Located in MPRC People / Frauke Kreuter, Ph.D. / Frauke Kreuter Publications
Article ReferencePredicting Voting Behavior Using Digital Trace Data
A major concern arising from ubiquitous tracking of individuals’ online activity is that algorithms may be trained to predict personal sensitive information, even for users who do not wish to reveal such information. Although previous research has shown that digital trace data can accurately predict sociodemographic characteristics, little is known about the potentials of such data to predict sensitive outcomes. Against this background, we investigate in this article whether we can accurately predict voting behavior, which is considered personal sensitive information in Germany and subject to strict privacy regulations. Using records of web browsing and mobile device usage of about 2,000 online users eligible to vote in the 2017 German federal election combined with survey data from the same individuals, we find that online activities do not predict (self-reported) voting well in this population. These findings add to the debate about users’ limited control over (inaccurate) personal information flows.
Located in MPRC People / Frauke Kreuter, Ph.D. / Frauke Kreuter Publications
Article Reference Troff document (with manpage macros)Trust and cooperative behavior: Evidence from the realm of data-sharing
Trust is praised by many social scientists as the foundation of functioning social systems owing to its assumed connection to cooperative behavior. The existence of such a link is still subject to debate. In the present study, we first highlight important conceptual issues within this debate. Second, we examine previous evidence, highlighting several issues. Third, we present findings from an original experiment, in which we tried to identify a “real” situation that allowed us to measure both trust and cooperation. People’s expectations and behavior when they decide to share (or not) their data represents such a situation, and we make use of corresponding data. We found that there is no relationship between trust and cooperation. This non-relationship may be rationalized in different ways which, in turn, provides important lessons for the study of the trust—behavior nexus beyond the particular situation we study empirically.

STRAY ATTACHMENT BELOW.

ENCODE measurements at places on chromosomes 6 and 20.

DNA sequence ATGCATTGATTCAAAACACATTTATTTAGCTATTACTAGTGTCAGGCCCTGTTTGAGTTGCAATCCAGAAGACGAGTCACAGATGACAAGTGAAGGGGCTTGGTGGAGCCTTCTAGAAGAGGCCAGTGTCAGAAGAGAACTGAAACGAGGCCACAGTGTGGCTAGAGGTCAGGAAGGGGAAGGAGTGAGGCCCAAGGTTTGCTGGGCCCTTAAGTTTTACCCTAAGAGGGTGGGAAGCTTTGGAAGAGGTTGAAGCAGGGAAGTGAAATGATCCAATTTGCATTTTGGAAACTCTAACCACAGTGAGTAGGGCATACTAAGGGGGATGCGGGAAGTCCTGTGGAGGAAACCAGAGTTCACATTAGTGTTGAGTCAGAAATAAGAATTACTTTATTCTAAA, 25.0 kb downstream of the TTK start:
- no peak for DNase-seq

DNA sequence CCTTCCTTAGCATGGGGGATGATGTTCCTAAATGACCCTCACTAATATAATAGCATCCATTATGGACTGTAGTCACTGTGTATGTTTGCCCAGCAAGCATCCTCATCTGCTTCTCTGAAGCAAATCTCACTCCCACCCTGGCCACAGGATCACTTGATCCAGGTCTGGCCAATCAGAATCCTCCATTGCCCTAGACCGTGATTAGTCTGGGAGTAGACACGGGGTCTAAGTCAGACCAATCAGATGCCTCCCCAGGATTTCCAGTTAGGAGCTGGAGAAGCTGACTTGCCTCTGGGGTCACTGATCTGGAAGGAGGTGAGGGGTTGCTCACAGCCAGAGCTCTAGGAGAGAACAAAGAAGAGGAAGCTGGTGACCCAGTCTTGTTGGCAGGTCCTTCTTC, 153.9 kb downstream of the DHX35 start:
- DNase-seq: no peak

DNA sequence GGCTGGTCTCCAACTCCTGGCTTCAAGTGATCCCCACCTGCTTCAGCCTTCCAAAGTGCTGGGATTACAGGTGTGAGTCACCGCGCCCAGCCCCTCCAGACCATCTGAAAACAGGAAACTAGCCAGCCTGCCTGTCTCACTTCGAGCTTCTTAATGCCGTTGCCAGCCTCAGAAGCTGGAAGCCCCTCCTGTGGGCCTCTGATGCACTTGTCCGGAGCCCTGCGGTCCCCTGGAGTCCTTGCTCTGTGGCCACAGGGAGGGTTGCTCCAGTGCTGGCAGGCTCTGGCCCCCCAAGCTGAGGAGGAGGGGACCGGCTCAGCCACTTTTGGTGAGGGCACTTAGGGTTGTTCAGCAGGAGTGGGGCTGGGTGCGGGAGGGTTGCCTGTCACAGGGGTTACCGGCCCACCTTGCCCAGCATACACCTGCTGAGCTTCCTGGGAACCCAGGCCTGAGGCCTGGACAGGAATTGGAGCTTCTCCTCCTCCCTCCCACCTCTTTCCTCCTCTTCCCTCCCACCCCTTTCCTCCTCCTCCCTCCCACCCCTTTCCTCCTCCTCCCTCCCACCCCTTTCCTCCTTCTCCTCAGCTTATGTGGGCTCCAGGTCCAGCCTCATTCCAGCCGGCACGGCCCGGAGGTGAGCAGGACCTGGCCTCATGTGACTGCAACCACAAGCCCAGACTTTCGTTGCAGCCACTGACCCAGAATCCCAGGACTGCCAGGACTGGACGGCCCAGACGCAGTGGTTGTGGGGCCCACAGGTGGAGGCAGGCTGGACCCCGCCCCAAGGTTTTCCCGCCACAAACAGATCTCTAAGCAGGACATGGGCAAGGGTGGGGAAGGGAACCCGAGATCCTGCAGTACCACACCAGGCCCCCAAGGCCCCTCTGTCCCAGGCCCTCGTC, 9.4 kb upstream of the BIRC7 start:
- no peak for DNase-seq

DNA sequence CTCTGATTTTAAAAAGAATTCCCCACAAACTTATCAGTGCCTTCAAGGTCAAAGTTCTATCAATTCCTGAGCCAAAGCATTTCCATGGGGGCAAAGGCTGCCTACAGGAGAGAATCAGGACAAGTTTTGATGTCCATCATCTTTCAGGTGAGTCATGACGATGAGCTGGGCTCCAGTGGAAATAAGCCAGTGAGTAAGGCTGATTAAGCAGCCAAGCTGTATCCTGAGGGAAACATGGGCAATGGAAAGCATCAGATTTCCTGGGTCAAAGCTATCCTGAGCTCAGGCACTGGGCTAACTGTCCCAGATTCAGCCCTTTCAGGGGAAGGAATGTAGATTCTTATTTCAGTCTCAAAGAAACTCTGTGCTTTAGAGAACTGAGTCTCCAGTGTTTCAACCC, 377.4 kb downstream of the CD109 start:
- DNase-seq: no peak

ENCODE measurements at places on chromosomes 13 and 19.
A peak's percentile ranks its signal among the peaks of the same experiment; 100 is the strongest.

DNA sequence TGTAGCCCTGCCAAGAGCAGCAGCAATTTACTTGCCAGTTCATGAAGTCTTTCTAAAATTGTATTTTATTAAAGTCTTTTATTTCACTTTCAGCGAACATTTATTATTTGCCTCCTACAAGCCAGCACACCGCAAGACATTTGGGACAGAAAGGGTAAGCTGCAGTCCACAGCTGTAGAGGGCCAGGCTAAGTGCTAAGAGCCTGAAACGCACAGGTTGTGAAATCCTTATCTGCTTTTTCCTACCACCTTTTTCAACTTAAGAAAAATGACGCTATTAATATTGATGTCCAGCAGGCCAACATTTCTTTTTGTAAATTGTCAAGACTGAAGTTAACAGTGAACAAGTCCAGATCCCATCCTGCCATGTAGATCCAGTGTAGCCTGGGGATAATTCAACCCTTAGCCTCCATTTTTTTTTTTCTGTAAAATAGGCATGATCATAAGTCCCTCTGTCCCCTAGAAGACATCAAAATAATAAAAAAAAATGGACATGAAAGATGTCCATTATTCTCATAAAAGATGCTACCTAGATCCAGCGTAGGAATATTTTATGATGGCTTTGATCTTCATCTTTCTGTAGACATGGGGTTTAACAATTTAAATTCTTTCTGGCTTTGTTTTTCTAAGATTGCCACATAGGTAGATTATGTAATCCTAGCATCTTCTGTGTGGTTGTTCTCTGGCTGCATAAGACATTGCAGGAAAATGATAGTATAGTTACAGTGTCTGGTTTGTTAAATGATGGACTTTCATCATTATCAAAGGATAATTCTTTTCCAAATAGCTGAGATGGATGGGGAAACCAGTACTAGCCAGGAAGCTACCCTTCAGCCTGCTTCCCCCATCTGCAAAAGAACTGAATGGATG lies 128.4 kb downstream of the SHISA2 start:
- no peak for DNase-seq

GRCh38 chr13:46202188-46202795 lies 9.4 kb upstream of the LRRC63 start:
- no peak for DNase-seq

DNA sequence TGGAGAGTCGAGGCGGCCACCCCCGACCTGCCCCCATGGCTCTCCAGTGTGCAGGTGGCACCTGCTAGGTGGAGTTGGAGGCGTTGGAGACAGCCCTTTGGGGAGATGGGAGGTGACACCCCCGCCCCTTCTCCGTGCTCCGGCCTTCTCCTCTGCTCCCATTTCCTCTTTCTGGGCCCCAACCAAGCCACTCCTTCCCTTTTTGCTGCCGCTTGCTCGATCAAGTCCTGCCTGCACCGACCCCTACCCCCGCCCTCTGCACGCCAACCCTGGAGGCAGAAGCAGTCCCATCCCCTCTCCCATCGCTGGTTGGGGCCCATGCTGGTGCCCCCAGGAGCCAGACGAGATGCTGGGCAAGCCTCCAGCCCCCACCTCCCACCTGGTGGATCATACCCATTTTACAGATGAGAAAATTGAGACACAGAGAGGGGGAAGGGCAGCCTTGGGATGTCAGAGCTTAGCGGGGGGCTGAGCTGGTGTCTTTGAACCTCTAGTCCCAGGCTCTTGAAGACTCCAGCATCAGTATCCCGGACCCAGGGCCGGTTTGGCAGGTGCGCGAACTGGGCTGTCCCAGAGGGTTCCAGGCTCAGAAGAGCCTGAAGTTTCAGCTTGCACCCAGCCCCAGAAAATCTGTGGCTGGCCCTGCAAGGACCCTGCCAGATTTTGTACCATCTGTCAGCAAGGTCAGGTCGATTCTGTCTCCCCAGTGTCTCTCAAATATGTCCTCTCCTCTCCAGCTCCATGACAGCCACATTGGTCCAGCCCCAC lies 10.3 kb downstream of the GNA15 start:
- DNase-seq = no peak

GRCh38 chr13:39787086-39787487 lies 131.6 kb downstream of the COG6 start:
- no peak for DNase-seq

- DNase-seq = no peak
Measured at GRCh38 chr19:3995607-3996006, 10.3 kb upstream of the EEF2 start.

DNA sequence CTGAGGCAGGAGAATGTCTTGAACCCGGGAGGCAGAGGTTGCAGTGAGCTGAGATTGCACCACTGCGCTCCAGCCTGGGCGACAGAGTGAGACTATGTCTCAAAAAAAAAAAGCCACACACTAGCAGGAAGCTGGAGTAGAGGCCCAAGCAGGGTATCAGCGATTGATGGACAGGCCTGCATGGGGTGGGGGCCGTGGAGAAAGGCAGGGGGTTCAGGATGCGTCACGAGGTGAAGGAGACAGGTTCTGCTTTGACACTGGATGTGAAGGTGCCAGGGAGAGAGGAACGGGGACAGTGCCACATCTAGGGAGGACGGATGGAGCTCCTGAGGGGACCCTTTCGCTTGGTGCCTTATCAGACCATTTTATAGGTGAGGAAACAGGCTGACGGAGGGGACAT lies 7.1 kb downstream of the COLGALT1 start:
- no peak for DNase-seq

Located in MPRC People / Frauke Kreuter, Ph.D. / Frauke Kreuter Publications
Article ReferenceThe effect of framing and placement on linkage consent